The Asian Dust Events of April 1998
R. B. Husar1, D. M. Tratt2, B. A. Schichtel1, S. R. Falke1, F. Li1 D. Jaffe3, S. Gassó3, T. Gill4, N. S. Laulainen5, F. Lu6, M.C. Reheis7, Y. Chun8, D. Westphal9, B. N. Holben10, C. Gueymard 11, I. McKendry12, N. Kuring10, G. C. Feldman10, C. McClain10, R. J. Frouin13, J. Merrill14, D. DuBois15, F. Vignola16, T. Murayama17, S. Nickovic18, W. E. Wilson19, K. Sassen20, N. Sugimoto21, W.C. Malm22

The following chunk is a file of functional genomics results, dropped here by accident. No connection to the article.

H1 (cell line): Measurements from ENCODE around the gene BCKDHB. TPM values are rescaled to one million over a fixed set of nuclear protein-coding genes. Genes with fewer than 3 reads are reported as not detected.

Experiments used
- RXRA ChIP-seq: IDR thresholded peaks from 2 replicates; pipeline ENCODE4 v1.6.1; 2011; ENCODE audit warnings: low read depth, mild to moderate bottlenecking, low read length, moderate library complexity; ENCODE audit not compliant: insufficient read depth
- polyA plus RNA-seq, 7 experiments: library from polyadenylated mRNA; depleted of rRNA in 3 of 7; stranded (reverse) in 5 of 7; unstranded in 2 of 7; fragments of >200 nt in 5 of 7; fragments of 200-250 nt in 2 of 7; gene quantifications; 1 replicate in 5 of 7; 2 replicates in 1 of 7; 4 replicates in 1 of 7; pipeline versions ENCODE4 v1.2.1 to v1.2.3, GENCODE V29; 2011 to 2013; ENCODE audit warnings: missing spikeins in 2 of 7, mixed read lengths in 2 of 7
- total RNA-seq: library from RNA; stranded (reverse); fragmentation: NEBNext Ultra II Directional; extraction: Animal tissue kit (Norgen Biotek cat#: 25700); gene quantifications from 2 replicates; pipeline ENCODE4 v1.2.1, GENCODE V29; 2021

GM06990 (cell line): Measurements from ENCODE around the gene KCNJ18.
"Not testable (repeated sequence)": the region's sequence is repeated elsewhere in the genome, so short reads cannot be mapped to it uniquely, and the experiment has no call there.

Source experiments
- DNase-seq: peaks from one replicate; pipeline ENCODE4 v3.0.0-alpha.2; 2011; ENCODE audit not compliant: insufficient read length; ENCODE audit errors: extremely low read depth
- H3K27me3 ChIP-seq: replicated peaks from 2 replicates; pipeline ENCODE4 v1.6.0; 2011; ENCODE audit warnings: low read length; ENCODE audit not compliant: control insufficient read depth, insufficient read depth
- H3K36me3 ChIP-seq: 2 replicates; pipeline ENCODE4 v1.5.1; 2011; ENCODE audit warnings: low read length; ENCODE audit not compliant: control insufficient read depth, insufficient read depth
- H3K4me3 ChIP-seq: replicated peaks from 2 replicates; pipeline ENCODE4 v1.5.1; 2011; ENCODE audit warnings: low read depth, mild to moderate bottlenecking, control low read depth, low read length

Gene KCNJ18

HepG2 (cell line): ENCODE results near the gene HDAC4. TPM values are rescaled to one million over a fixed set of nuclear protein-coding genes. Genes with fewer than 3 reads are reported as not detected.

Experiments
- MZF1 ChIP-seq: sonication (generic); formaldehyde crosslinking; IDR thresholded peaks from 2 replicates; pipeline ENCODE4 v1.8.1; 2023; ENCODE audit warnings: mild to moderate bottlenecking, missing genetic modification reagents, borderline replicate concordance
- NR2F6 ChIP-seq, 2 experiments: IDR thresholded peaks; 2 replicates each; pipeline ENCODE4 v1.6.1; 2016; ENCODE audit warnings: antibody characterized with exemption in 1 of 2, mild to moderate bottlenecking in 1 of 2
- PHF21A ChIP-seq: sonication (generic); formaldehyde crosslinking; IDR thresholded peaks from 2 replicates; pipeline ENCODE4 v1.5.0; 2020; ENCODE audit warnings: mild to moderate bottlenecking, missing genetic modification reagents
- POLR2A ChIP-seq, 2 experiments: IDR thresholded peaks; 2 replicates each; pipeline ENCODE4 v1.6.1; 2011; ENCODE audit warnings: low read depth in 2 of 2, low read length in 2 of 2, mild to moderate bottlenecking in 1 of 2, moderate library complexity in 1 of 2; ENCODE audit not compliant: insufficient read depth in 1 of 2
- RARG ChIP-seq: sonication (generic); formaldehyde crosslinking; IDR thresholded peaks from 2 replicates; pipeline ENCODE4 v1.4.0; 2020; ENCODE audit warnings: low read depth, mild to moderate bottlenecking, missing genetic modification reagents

Abstract. On April 15 and 19 1998, two intense dust storms were generated over the Gobi Desert by springtime cold weather systems. The April 15 dust cloud was recirculating and it was removed by a precipitating weather system over East Asia. The dust cloud increased the albedo over the cloudless ocean and land by up to 10-20% but it reduced the cloud reflectance near UV, causing a yellow coloration of all surfaces. The dust was detected and its evolution followed by it’s yellow color on SeaWiFS satellite images, routine surface-based monitoring and through serendipitous observations. The April 19 dust cloud was transported across the Pacific in 5 days in elevated layers (>3 km). Part of the dust continued eastward across North America, a branch turned south along the West Coast at 5-10 km altitude and another significant fraction subsided to the surface between British Columbia and California. Over the West Coast, the dust layer has increased the spectrally uniform optical depth to about 0.4, reduced the direct solar radiation by 30-40% and doubled the diffuse radiation. This effect was also noticed by the whitish discoloration of the blue sky. On April 29, the average excess Asian dust aerosol concentration over the valleys of the West Coast was about 20-50 mg/m3 with local peaks >100 µg/m3.. The chemical fingerprint of the Asian dust (particle diameter 2-3 mm) was evident throughout the West Coast and extended to Minnesota. According to the chemical aerosol records, the impact of the April 1998 Asian dust event was 2-3 times higher then any other event since 1988. The Asian dust event was observed and interpreted by an ad-hoc international web-based virtual community of researchers. It would be useful to set up Web-based system to monitor the global aerosol pattern for extreme aerosol events, inform the interested communities through alerts and to facilitate the collaborative analysis.